Gene Simmons infamously declared rock to be dead, decrying the lack of upcoming bands able to wear the mantle, let alone the Spandex, once rock’s senior tour of Black Sabbath, KISS, Aerosmith & AC/DC have taken their final encore.
So what does the younger generation have to say? We recently talked to Mike Nesi, guitarist for Brooklyn-based torchbearers Growler, known for their explosive stage presence, ear-splitting live shows and old school metal chops, as they release their third LP, End of Days.
Let’s talk influences.
Well, there’s the obvious one: Black Sabbath. Their sound, style, tempos, song structure, and overall aesthetic has always been hugely influential for us from the beginning. When David, the bass player, and I first met, one of the things we hit it off on was a mutual love of the Melvins. They’re one of those bands that have been around for so long but have never really achieved any sort of wide-spread commercial success beyond their (huge) base of die-hard fans. They’re almost like the Grateful Dead of Metal. People either love them or really can’t stand them. I’m not sure why.
Other bands, in no particular order: Kyuss, Metallica, Mastodon, Led Zeppelin, Rush, Judas Priest, Iron Maiden. Many of the early punk and hardcore bands: Dead Kennedys, Sex Pistols, Bad Brains, Minor Threat, Cro Mags, Agnostic Front
Does it seem crazy to you that Black Sabbath and Judas Priest are still out there touring in their mid to late 60s?
I don’t think it’s crazy that Sabbath is planning another tour. They, and other classic acts who tour, represent a huge revenue stream for many people. Paychecks will be handed out, economies will be stimulated, all the way from Ozzy at the top down to the janitors who sweep up the arenas after the show. I saw Sabbath on their last tour and they played an amazing show for over an hour. The thing that struck me was the look of pure glee on Ozzy’s face the entire time. He was having a blast doing what he loves with the people he loves. What else is the guy going to do with his time? Putter around the house and drive Sharon nuts?
So what happens when these guys are finally gone? Is rock dead?
Rock as a genre is dying. Or it’s like Weekend At Bernie’s, and we’re just putting sunglasses on the corpse and partying anyway. But, despite the dire predictions of rock’s demise, Rock (with a capital R) is still alive and more vibrant and interesting than it’s ever been. It will always be the soundtrack of teen rebellion as long as there are rebellious teens out there. The sound of an electric guitar cranked through an amp is still the visceral punch to the eardrums that it’s always been.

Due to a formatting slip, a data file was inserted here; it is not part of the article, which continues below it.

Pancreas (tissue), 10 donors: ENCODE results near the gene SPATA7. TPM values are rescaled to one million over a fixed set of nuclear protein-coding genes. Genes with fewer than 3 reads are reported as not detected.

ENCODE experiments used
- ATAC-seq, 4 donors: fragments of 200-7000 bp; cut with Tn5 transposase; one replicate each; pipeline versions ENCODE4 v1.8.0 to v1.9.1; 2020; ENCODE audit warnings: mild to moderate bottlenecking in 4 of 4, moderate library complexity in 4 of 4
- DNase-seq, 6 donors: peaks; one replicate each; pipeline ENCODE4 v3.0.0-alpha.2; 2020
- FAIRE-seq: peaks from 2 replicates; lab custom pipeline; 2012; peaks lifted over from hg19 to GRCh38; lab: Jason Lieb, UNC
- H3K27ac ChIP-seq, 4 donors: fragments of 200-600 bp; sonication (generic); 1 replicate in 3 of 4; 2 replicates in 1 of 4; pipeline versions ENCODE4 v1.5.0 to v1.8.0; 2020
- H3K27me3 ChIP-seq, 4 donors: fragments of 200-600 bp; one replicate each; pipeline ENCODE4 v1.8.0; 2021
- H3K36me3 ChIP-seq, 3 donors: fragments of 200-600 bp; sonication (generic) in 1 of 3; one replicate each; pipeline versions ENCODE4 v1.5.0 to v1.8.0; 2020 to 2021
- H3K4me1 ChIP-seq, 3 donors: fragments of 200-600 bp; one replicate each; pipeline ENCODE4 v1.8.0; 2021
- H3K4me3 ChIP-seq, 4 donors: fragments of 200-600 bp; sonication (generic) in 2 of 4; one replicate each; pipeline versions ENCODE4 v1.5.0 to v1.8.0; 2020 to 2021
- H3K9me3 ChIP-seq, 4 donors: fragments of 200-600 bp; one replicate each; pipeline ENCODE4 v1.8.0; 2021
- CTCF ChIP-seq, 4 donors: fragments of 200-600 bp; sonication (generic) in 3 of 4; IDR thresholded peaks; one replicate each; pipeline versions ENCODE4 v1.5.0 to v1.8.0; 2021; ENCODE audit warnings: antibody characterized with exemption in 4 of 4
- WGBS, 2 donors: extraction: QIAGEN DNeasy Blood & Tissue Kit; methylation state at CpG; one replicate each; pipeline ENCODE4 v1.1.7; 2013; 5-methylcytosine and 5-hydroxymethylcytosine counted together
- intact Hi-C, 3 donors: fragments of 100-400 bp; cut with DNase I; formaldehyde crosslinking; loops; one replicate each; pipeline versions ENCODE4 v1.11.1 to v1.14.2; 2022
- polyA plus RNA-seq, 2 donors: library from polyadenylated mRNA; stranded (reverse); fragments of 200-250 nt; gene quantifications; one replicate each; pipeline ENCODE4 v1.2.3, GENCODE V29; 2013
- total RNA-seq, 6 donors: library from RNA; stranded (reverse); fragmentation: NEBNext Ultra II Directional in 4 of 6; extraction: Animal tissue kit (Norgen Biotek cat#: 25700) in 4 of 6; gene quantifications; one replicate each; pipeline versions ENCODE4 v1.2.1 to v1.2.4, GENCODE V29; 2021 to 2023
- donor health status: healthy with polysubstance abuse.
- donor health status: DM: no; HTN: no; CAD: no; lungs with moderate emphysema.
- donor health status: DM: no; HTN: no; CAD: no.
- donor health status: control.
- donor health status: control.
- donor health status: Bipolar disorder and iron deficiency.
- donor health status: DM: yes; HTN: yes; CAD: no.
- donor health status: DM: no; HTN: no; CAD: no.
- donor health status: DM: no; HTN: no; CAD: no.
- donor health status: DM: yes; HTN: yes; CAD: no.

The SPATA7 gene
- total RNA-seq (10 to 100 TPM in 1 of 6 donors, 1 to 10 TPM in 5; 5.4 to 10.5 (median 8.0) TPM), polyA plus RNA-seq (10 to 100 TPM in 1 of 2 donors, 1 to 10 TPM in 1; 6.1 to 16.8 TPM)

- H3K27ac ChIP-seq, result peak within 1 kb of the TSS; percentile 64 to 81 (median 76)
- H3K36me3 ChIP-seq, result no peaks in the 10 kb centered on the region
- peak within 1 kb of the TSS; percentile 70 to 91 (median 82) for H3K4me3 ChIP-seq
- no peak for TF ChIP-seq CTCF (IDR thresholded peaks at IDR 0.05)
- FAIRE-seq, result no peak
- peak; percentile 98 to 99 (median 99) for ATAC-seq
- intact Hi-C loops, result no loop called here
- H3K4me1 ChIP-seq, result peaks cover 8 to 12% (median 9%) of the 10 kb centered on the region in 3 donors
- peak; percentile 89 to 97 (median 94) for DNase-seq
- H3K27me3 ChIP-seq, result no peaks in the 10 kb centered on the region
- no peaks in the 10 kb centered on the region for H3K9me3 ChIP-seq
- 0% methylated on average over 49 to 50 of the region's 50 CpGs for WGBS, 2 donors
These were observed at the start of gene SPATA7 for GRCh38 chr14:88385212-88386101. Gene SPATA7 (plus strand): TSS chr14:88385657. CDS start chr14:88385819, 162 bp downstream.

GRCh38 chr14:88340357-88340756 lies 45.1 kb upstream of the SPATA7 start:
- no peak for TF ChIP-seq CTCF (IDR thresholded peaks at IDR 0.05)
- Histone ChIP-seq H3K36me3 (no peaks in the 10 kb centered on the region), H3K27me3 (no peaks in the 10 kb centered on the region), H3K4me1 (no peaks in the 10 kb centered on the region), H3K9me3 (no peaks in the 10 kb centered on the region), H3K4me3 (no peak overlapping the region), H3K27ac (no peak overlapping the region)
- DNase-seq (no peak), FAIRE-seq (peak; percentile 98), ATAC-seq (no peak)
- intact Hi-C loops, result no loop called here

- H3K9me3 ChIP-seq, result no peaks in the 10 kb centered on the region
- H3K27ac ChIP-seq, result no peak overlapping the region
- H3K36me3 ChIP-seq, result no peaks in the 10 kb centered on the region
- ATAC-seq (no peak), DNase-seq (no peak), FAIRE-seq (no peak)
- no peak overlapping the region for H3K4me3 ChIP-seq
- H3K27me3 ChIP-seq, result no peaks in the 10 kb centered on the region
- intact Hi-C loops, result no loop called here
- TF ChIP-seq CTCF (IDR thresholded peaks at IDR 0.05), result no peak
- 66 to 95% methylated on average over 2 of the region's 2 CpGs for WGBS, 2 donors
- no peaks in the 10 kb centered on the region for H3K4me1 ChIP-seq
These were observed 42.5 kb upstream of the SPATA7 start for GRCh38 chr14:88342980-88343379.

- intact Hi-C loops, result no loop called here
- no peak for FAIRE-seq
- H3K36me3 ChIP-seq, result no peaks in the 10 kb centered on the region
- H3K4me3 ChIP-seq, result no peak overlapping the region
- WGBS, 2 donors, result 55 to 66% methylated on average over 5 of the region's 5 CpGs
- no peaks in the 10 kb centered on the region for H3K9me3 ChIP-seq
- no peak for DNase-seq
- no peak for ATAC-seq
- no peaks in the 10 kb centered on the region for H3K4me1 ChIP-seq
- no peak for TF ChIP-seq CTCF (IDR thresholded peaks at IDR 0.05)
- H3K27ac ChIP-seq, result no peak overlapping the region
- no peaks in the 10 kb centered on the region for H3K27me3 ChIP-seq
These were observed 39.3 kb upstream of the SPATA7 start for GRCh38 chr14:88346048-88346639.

That’s a good way to put it. It’s important for teens to have their own rebellious music. I get a little concerned when I see teenagers all into the Beatles and Nirvana. I mean, that’s great but that’s your parent’s and grandparent’s rebel music.
I think the death, or viability, of rock is more of an issue of context and perspective. It depends on who you ask and where they’re coming from. Rock, and pop culture in general, has been defined for the past 60 years by the generational tastes of the Baby Boomers, Generation X, and the Millennials. Ask a baby boomer and they will tell you that, absolutely, rock is dead and the Internet killed it. Ask a Gen Xer and they’ll admit that rock pretty much died with Kurt Cobain. Ask a millennial and they’ll probably say rock is just another genre but it’s not the most important one to them.
You guys have a new record, End of Days, out now. Talk to us about making rock music in 2015.
The digital revolution has so dramatically changed the rules of the game for everyone, for better and worse. The old model of starting a band in your garage, writing some songs, playing local gigs, being discovered by an A&R person, signing with a label, going on tour with a national act, acquiring fame, fortune, a nasty addiction and Hep C, is not what’s happening anymore. The tools available now have eliminated the middlemen and lowered the cost of entry. Punk Rock showed us that you really didn’t need to practice scales and arpeggios for years in order to write a kick-ass 3 minute song. Likewise, digital recording software, social media, and Internet music sites are showing us that you really don’t need a 24-track analog studio and the backing of a label to get your music out there. You can do it all in your underwear from the comfort of your couch. Not to mention that we all have tiny computers in our pockets that can access this music anytime, anywhere.
That’s the upside…